Delta Passengers Stranded at Island Airport Claim They Were Told to Be 'Grateful' They Didn't Crash

Delta Passengers Stranded at Island Airport Claim They Were Told to Be 'Grateful' They Didn't Crash

A passenger onboard claimed in a video shared to social media that a woman told them they shouldn't "start a revolution" and said they should be "grateful at a second chance at life."

Passengers on a Delta Airlines flight from New York to Ghana had a harrowing journey home when their flight was diverted to an island off the coast of Portugal.

Flight 157 was carrying 200 people Friday when it experienced a “mechanical issue with a backup oxygen system” and diverted to the Lajes Airport, a spokesperson for Delta told TooFab.

Those on board say they were stuck in a secluded part of the airport for 12 hours without food or water — a claim the airline denies.

Passenger Nana Asante-Smith claims the group was abandoned by Delta and treated like “encroaching roaches” by airport representatives.

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“We were abandoned by Delta and treated like encroaching roaches by airport representatives on Terceira Islands,” Asante-Smith wrote on Facebook, adding that the airport reps seemingly had a “reckless disregard for human life and well-being.”

Speaking to Business Insider, Asante-Smith said passengers were brought to a “partitioned section” of the airport because the Ghanaian citizens did not have the requisite visas to enter Portugal.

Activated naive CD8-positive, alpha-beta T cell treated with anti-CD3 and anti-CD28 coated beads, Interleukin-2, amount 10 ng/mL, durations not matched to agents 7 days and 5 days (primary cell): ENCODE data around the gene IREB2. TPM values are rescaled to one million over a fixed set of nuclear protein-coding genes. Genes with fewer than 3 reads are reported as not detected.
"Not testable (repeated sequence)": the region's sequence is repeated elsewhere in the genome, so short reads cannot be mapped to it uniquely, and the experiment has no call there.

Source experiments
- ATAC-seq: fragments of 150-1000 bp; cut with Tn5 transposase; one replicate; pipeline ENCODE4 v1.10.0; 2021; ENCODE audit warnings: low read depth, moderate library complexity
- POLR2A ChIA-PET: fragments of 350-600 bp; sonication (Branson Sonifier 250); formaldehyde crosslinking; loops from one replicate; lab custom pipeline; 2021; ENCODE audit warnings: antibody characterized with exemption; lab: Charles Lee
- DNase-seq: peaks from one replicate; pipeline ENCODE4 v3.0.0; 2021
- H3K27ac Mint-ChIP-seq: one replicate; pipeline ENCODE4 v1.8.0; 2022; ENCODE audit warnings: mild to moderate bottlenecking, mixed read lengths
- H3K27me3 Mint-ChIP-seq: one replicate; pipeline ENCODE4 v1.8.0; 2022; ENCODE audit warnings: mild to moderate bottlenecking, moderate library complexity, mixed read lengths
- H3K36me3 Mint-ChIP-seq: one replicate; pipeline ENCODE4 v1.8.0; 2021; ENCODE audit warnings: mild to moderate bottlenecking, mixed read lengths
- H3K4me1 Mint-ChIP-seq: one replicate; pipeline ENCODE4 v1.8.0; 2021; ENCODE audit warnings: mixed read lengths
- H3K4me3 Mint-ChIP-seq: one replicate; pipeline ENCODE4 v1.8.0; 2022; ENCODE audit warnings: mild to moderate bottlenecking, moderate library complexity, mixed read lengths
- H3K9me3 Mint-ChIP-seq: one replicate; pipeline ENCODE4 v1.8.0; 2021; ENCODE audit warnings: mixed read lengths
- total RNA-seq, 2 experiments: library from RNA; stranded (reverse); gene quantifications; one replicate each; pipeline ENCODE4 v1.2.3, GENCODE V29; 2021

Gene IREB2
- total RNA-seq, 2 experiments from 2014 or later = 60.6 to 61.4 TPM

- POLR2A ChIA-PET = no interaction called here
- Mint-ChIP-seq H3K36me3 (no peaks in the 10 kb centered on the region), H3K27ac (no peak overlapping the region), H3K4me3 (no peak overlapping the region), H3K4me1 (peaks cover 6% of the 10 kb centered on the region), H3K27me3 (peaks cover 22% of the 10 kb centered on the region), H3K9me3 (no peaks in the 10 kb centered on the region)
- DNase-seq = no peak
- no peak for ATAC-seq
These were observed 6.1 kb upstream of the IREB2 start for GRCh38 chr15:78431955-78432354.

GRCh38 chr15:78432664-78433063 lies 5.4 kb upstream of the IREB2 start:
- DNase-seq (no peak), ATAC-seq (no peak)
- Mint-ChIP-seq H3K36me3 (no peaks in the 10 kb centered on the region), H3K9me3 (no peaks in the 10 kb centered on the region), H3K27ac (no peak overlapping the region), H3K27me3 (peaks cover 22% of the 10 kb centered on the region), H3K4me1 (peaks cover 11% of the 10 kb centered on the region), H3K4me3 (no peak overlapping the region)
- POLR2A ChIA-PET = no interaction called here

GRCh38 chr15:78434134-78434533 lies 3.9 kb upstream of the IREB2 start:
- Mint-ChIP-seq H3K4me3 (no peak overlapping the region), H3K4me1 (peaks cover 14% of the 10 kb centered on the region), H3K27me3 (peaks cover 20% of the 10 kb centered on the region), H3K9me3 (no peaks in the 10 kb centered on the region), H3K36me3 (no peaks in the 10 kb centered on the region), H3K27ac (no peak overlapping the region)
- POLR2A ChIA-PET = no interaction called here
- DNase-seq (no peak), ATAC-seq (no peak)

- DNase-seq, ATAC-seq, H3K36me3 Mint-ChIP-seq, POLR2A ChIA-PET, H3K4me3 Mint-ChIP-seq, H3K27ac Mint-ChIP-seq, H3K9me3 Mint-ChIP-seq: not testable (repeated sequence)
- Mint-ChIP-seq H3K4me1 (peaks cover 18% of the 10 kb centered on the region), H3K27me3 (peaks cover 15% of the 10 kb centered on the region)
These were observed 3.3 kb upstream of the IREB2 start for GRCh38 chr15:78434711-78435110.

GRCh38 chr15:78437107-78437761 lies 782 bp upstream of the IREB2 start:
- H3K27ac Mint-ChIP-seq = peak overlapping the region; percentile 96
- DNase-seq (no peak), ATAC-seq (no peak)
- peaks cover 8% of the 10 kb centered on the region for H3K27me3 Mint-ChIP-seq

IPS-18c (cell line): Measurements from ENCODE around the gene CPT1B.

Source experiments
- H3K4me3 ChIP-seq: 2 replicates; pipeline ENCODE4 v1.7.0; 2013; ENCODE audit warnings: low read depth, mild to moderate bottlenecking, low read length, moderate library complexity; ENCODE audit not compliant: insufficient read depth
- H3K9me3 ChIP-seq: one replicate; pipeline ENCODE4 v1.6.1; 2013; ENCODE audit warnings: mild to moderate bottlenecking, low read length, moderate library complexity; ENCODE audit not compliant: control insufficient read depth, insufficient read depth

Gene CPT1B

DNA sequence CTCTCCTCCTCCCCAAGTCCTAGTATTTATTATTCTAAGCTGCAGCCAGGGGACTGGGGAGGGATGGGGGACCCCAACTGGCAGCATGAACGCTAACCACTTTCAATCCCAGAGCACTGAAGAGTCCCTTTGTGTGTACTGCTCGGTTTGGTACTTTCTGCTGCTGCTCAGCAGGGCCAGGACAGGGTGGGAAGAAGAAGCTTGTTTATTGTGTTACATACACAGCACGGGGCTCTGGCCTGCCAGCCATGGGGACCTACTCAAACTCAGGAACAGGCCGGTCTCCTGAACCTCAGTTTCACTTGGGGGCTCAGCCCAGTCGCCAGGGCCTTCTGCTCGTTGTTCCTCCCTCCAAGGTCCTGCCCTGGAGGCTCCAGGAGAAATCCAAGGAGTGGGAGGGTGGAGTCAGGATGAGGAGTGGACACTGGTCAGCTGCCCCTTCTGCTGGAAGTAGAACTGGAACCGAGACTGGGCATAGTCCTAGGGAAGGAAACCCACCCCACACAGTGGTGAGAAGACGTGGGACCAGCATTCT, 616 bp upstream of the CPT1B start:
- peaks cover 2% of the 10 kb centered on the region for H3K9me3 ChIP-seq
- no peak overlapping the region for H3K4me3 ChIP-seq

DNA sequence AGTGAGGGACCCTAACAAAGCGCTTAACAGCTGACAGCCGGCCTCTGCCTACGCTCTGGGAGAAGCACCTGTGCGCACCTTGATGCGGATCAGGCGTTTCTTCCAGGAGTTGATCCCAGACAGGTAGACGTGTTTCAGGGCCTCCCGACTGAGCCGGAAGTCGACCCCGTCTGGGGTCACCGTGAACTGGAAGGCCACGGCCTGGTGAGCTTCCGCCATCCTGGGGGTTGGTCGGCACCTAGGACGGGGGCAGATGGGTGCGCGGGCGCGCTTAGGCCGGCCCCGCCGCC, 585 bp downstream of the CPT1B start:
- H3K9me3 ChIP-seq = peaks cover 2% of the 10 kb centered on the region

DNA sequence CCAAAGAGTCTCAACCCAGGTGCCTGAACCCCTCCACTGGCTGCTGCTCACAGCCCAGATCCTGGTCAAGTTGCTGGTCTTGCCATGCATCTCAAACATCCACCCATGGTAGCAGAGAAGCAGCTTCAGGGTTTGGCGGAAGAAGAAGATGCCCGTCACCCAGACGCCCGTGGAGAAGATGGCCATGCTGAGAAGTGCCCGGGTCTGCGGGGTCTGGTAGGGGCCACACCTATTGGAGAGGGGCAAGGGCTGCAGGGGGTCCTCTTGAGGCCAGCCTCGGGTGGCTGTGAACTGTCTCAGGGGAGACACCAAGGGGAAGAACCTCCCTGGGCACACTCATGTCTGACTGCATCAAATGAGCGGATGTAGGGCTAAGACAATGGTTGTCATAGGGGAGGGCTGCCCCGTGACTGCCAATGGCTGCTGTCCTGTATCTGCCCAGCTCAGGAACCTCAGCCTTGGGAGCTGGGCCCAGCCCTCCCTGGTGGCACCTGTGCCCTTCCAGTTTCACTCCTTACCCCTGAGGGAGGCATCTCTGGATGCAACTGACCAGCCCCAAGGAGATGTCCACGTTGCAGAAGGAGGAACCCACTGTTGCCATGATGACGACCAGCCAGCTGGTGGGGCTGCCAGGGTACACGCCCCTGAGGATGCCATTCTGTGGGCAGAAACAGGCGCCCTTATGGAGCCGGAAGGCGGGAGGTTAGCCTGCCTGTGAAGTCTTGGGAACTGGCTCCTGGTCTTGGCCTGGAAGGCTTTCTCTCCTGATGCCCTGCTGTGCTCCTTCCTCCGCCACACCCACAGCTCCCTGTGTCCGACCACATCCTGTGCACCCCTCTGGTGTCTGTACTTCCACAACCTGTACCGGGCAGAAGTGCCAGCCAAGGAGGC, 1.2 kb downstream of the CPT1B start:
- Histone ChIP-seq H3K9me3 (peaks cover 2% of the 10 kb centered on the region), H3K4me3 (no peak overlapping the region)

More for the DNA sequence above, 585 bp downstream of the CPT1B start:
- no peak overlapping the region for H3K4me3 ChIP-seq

Per Asante-Smith, they arrived around to the Lajes Airport around 6:00 a.m. While the crew was shuttled away to a nearby hotel, passengers were told to stay put and contact Delta for further instructions.

“We were trying to reach out to Delta during this time, and ascertain what exactly was going on, to no avail,” Asante-Smith told the outlet.

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Asante-Smith, who had been in Ghana with family and friends to celebrate her marriage, said airport representatives told them they would be given a meal, and that a plane from Boston would arrive in several hours to pick them up.

But the hours continued to pass with no resolution. Not only were they not fed, Asante-Smith claimed on Facebook, they weren’t even given something to drink, with one elderly passenger claiming he was denied a bottle of water, and told instead to drink from the bathroom faucets.

Some time later, a small cafe opened allowing those with credit cards to purchase some food, while others continued to beg and plead for provisions before finally being given ham sandwiches, juice boxes, and crackers, per Asante-Smith.

It’s a move she called interesting, noting to Business Insider that, “anyone who is intimately familiar with West Africa or our Muslim brothers and sisters knows that many people have dietary restrictions with eating pork.”

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Desperate for information and to get home, Asante-Smith said they continued to inquire about their flight to staffers at the airport, but were met with hostility. Kiaundra Eggleston, another passenger onboard, claimed in a video shared to social media that a woman told them they shouldn’t “start a revolution” and said they should be “grateful at a second chance at life.”